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Solo Leveling’s ADR Director Reveals The Massive Efforts Required To Dub An Anime Into English

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Sub vs Dub is a debate that will never cease in the anime fandom. While the efforts required to make an anime have more or less become the topic of common discussion of anime fandoms and forums online, there is very little talk going on about what it takes to successfully dub an anime into English.

However, in a recent interview with popular entertainment website Cinemablend, Caitlin Glass, the ADR (Automated dialogue replacement) director for Solo Leveling talked about the massive efforts that go into creating a perfect dub for an anime.

According to Glass, even before she gets started on the work, the translation team takes up the job of translating the anime that is provided by licensors. More often than not, these anime do not come with English Subtitles or translations. So it is the task of the translators to come up with suitable translations for the content.

Once that is done, the adaptive writer, takes up the translations and makes sure that it fits the mouth animation. Meaning, the writer has to modify the translations and scripts if needed to fit it into the same amount of time as the original Japanese speech.

Glass talked about Jessica Sluys, the adaptive writer who is working on Solo Leveling, to explain this in detail.

Our adaptive writer, Jessica Sluys. I’ve worked with her many times on other productions, so she takes the translation and fits it into the mouth animation, and then, when we get it in the booth, if any of that still isn’t fitting. I am at liberty to change those things, and sometimes we’ll even change them just because they don’t feel right.

Sometimes, even voice actors pitch in with their suggestions, suggesting how they feel the character they are voicing might deliver a certain dialogue. In this case, Glass talked to Cinemablend about the inputs that Aleks Le, the English voice actor behind Sung Jin-woo would give during the dubbing process of Solo Leveling.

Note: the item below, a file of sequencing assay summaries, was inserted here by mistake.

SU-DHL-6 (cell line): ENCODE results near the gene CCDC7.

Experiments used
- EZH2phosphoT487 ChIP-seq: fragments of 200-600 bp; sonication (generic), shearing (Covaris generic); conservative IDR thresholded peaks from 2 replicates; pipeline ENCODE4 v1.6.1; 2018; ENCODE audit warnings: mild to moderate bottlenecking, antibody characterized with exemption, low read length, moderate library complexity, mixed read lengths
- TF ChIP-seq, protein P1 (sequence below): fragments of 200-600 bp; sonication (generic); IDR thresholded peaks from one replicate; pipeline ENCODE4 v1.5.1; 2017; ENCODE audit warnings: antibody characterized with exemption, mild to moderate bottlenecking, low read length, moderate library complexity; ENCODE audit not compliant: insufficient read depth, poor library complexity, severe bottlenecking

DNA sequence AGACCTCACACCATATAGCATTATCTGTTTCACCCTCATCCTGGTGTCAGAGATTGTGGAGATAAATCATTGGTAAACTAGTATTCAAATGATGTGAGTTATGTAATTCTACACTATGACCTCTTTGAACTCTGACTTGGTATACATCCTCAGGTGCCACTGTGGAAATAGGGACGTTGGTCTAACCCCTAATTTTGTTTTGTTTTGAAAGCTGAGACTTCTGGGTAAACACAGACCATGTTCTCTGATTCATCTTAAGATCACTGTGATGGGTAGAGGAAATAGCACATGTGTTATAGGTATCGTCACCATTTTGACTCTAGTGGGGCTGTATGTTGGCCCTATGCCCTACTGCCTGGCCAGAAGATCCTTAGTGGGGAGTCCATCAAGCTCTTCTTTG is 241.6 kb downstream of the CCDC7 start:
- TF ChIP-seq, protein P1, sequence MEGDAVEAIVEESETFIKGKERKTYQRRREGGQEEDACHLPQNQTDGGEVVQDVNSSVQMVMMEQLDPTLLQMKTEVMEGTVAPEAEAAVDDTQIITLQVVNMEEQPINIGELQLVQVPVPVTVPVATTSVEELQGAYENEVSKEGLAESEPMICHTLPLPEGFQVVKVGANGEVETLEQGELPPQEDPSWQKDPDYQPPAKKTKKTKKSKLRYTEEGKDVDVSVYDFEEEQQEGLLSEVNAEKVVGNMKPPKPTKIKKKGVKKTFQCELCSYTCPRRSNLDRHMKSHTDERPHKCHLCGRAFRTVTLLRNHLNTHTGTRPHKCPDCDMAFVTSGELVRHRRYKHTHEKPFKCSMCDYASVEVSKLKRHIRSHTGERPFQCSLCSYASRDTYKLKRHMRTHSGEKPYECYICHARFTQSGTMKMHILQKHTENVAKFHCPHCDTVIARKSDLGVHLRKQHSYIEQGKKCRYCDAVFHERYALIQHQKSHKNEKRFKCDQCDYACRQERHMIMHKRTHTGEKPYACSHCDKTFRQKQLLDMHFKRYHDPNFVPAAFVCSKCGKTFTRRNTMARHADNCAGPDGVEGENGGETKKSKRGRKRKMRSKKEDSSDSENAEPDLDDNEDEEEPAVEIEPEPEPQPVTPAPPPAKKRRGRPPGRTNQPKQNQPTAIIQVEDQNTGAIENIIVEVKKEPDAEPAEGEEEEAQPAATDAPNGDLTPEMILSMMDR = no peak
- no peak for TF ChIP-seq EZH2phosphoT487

You know we can, Aleks often says, ‘I don’t feel like that’s how Jin-woo would say it,’ and I’m like, ‘Well, how would he say it?’ And so we’ll change it to that and make sure that it will still fit that animation.

As an ADR director Glass reveals that the most critical aspect of her job is to make sure that all the voices in the anime sync perfectly, even with the changes that are suggested by the team. For those who are failing to grasp it, the process of translating and scripting for dubbed anime is one of the most difficult job in the process.

If audiences feel that the dialogues are off, or if it doesn’t sound natural, Glass claims that it puts the audiences off as it hits them that the anime is not for English-speaking audiences.

Glass also talked about the role of the ADR engineer in the interview.

The other person that is indispensable in this effort is our ADR Engineer for this show. His name is Jamal Roberson, and it’s Jamal’s job to make the gold that that Aleks is giving us with his performance make it fit in in the animation. There’s sometimes where it’s like something is so spontaneous and organic and pure in the performance. And it’s the first take. And we really wanna capture that and maintain it. But it needs to be finessed a little bit. So we can do a lot of things digitally to make the performance fit into the animation that’s there, because we cannot change the animation at all. So Jamal is our hero.

Once all these pieces fall in place, the ADR director makes sure that all the components, including the voices of the characters are synced perfectly. This version of the anime is then sent to another engineer who adds the sounds, effects and other details into the anime.

And finally when everything is added and meshed perfectly, the anime is then streamed for audiences.

Glass’ insight into the whole process shows that making dubs is not easy in any way. The next time we are having a discourse on whether sub or dub is better, it would be best to factor in the efforts the staff put in and then come to a conclusion.

Source: Cinemablend

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